But Anderson told me Tuesday that a well-rounded liberal-arts-and-sciences education is not on the way out.
Yes, KU officials have said they want to reduce the general-education load on students; right now for a BA from the College, they need to take 70-plus credit hours' worth of gen-ed courses, which those officials say is pretty seriously out of whack compared with other similar universities.
So the new Core curriculum, which will be the first ever to apply to all KU undergraduates in any school, will require only about 36 hours of general education. And you can see from the list of classes already approved that students will have a range of options for each of its 12 required units.
But at the same time that university-wide effort is going on, the College is considering its own degree requirements. That's pretty significant, as about two-thirds of all KU undergrads are in the College. The aim is still a more streamlined general-education experience, but students seeking a BA will likely still have some additional requirements for the sake of a well-rounded education, he said.
What those additional requirements might be is still being sorted out, so he couldn't provide many details. But he said laboratory science courses and foreign languages were two areas being discussed. More broadly, he said the College will aim to produce students with some knowledge of science, familiarity with Western heritage but also the rest of the world, mathematical skills and more.
Overall, he said the goal will be to "prepare the whole person." We'll keep you updated as things come more clearly into focus, likely in the middle of the spring semester.
As I talked Wednesday with Sara Rosen, KU's senior vice provost for academic affairs, about the fate of the Mount Oread Scholars program, I also asked her for an update on the effort to revamp KU's undergraduate curriculum — the "KU Core," as you might know it.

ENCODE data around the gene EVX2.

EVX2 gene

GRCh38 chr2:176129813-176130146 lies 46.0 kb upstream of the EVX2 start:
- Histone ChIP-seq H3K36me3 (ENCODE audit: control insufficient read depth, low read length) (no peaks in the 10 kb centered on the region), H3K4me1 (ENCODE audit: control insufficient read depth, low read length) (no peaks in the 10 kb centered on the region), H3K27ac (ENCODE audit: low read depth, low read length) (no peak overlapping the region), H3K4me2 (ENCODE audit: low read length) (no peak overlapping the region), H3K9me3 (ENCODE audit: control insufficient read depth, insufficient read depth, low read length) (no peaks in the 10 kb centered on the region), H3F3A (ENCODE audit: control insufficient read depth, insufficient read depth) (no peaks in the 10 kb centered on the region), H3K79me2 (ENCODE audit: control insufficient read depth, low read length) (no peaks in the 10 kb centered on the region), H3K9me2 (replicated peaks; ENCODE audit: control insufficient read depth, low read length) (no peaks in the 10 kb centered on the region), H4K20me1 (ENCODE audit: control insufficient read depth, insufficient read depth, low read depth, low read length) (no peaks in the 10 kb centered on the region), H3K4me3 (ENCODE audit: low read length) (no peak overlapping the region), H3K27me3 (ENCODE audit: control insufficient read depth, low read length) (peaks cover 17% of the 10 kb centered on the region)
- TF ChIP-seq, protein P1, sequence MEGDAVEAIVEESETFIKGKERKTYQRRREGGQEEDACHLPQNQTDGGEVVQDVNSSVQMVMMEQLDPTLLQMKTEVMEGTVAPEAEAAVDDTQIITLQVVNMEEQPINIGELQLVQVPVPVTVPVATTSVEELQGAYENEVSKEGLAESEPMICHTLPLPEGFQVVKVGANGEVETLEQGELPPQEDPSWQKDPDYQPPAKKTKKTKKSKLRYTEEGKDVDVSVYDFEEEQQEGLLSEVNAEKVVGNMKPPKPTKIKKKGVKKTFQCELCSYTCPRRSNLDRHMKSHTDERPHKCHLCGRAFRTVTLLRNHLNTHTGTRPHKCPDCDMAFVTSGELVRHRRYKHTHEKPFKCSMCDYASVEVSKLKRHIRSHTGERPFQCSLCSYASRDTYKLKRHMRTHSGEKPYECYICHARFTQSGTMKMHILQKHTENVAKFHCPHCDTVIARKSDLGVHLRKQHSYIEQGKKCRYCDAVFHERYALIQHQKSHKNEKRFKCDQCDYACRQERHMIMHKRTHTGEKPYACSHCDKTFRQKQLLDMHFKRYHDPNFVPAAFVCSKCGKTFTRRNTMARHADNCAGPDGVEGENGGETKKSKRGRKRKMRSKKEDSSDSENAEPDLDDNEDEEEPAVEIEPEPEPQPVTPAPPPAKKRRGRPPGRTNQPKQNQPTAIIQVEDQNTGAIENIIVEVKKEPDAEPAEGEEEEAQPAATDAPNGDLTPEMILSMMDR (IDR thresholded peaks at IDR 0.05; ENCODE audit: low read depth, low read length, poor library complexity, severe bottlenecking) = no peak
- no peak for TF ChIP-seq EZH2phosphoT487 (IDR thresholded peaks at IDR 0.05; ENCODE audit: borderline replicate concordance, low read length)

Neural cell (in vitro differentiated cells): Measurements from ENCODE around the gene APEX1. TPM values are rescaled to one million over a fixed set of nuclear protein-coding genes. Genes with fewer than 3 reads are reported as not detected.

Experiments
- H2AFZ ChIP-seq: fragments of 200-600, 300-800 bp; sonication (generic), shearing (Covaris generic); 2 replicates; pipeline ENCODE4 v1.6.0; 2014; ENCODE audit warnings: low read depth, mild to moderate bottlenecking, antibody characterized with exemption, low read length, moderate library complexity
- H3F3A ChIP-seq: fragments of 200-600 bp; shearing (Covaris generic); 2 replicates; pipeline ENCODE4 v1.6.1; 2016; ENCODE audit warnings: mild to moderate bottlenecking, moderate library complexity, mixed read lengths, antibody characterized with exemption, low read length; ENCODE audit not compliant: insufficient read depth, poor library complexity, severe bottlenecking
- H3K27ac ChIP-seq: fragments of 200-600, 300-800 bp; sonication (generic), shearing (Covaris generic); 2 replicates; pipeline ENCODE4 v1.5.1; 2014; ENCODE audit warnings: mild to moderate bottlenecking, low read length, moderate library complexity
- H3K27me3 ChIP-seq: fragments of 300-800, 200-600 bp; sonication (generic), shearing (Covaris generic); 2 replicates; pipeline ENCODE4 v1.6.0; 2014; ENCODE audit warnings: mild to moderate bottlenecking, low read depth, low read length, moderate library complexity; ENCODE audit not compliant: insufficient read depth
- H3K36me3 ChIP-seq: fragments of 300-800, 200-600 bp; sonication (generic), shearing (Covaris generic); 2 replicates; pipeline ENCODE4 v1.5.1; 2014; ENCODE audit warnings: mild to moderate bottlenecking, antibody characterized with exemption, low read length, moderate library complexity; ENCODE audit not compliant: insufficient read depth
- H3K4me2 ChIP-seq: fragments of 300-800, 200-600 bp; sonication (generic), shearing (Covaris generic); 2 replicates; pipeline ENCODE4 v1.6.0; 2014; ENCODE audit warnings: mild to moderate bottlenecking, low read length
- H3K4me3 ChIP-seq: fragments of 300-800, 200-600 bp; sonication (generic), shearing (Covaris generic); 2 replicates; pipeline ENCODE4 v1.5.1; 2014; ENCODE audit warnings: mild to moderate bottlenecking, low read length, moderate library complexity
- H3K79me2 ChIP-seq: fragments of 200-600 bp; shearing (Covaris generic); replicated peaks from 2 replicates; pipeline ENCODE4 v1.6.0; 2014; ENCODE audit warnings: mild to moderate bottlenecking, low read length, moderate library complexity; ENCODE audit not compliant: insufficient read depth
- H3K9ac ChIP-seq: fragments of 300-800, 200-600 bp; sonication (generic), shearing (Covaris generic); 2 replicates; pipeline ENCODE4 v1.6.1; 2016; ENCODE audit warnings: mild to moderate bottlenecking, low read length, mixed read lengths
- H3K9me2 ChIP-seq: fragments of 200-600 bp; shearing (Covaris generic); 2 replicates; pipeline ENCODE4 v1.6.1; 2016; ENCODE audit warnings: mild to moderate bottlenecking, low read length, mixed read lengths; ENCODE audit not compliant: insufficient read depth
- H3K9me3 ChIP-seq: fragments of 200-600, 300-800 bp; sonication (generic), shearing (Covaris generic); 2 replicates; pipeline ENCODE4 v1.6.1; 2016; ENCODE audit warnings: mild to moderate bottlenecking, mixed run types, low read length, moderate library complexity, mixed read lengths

She told me that about 450 courses have already been approved to be a part of the Core curriculum, which will apply to undergraduates in any KU school. You can even look at the list of all of them at the KU Core website, which also has a whole bunch of other information about the effort. Several of them are duplicates, listed more than once because they could possibly fill more than one requirement.
Most of those have been "fast-tracked": That is, they are courses that already fill general-education requirements for KU undergrads, and staff picked them out as likely to be included in the new curriculum. Most of the courses that will be "fast-tracked" have already been added to the list, as well, Rosen said. (Sorry if you'll have to read that paragraph slowly for it to make sense.)
That's as opposed to how the rest of the courses on the list will be chosen: Faculty members can pitch courses for inclusion, and they'll be evaluated by a committee of faculty and students.
Now, a bit about what it means for courses to be "included" — an included course will be one of many options from which students can choose to fill 12 required "units." Those units are divided among six "goals," which are essentially skills or areas of knowledge that KU would like its students to learn.
That committee I mentioned before is right now meeting regularly to decide what other courses to include. In addition, Rosen said, committees at each school and college are discussing what requirements THEY want to have and how they'll fit in with all this Core business.
This whole process — at least for the 2013-14 academic year — needs to be totally done by mid-March, Rosen said, so catalogs can be printed and such. The Core committee will continue functioning in future years, adding or removing courses from the curriculum.
Rosen said she'd eventually like for about 1,000 courses to be included as options.
Right now, there's enough for you to go through and figure out what kinds of course combinations could add up to fill your requirements, if you're an interested current or prospective student. Keep in mind that current students will be allowed to opt in to the new curriculum, substituting the new (and, for many students, much lighter) general-education requirements for the old ones.
Be prepared to read more about all this and the various ripple effects it may have during the spring semester as things fall into place.